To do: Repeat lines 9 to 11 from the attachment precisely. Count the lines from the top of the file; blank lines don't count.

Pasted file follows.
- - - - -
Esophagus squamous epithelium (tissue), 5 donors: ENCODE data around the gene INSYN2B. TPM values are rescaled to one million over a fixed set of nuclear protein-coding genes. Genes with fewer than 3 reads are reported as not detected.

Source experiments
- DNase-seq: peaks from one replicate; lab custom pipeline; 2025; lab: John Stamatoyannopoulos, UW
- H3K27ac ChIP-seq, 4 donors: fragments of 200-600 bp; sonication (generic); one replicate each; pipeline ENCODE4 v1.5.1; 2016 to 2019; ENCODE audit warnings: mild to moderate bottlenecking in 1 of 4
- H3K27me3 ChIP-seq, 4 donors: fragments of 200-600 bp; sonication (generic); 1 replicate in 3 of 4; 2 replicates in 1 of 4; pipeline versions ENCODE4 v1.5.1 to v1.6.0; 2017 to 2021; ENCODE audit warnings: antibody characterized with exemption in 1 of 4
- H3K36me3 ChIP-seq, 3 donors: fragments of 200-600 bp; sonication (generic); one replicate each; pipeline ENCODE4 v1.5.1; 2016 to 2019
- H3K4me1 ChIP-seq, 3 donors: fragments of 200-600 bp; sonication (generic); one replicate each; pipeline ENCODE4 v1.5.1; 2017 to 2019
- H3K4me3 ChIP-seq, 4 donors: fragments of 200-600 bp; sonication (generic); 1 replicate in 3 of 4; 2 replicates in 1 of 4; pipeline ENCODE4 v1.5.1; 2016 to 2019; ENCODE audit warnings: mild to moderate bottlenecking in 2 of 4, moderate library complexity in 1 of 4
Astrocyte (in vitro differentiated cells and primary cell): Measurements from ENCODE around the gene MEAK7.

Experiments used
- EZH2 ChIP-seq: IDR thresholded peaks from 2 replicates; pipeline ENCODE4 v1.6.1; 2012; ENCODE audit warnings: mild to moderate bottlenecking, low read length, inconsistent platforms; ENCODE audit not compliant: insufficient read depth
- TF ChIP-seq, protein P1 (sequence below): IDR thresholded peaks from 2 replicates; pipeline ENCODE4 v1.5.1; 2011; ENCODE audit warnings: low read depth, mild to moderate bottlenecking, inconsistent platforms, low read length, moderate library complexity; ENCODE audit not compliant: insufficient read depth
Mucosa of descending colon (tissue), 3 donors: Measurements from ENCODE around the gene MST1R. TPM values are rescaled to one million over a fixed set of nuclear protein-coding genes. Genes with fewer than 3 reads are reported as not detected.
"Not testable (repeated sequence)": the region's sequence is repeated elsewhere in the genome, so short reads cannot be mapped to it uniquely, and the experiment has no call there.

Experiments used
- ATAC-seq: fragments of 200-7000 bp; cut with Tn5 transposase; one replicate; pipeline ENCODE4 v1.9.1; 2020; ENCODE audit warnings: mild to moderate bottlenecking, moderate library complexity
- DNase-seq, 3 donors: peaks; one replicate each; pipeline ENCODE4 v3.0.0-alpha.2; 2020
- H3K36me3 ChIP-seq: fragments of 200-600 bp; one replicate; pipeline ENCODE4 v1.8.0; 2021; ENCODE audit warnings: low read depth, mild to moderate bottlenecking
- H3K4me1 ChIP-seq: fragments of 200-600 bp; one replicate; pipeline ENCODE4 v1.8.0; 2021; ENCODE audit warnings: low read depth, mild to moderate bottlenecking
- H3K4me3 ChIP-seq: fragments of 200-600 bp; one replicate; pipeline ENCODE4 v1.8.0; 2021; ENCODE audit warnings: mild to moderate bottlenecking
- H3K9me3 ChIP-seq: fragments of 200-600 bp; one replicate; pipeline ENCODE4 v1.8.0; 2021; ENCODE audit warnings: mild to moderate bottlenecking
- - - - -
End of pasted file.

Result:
Astrocyte (in vitro differentiated cells and primary cell): Measurements from ENCODE around the gene MEAK7.

Experiments used
- EZH2 ChIP-seq: IDR thresholded peaks from 2 replicates; pipeline ENCODE4 v1.6.1; 2012; ENCODE audit warnings: mild to moderate bottlenecking, low read length, inconsistent platforms; ENCODE audit not compliant: insufficient read depth